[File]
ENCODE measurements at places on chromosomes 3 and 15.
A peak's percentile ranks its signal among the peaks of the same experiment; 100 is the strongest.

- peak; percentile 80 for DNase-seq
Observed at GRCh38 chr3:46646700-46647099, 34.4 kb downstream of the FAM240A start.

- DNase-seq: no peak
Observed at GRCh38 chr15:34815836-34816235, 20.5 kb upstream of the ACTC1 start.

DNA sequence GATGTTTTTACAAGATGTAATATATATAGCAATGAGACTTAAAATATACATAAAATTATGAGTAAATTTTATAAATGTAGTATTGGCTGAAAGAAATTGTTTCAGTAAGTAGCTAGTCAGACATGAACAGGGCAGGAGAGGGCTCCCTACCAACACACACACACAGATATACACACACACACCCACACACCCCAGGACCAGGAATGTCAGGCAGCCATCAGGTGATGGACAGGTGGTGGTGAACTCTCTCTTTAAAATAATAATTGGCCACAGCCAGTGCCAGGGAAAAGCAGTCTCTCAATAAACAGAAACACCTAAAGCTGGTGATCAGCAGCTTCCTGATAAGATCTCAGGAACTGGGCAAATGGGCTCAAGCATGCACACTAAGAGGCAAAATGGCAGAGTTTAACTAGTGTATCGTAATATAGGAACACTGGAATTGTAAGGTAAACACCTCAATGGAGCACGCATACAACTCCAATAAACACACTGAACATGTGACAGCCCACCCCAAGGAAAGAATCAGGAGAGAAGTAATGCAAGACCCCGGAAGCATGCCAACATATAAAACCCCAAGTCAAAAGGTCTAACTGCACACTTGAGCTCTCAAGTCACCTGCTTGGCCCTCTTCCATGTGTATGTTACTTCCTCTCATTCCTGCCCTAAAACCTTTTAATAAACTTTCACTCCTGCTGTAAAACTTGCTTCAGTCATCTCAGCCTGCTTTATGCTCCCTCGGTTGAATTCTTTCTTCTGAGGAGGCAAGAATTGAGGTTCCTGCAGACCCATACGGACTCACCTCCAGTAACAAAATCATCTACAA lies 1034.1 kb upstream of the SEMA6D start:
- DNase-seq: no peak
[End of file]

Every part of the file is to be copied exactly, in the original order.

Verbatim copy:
ENCODE measurements at places on chromosomes 3 and 15.
A peak's percentile ranks its signal among the peaks of the same experiment; 100 is the strongest.

- peak; percentile 80 for DNase-seq
Observed at GRCh38 chr3:46646700-46647099, 34.4 kb downstream of the FAM240A start.

- DNase-seq: no peak
Observed at GRCh38 chr15:34815836-34816235, 20.5 kb upstream of the ACTC1 start.

DNA sequence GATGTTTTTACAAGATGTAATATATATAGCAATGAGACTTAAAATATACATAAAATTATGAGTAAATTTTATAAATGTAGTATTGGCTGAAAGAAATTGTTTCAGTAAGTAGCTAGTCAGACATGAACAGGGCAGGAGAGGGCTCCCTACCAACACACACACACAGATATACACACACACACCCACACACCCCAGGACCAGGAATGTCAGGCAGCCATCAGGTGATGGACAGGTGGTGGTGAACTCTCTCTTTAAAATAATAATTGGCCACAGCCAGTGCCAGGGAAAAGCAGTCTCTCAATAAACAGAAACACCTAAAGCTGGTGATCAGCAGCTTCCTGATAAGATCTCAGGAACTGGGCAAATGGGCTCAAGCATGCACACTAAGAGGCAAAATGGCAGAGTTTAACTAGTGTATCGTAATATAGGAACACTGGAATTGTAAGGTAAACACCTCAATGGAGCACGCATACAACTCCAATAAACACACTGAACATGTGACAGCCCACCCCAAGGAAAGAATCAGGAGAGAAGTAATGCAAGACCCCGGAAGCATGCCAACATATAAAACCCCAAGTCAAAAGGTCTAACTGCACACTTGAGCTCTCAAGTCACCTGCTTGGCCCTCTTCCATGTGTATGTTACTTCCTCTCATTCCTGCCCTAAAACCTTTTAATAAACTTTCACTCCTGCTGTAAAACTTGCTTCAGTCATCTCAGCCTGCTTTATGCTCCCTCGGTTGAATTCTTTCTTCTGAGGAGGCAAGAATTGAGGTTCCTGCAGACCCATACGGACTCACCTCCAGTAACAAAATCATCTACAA lies 1034.1 kb upstream of the SEMA6D start:
- DNase-seq: no peak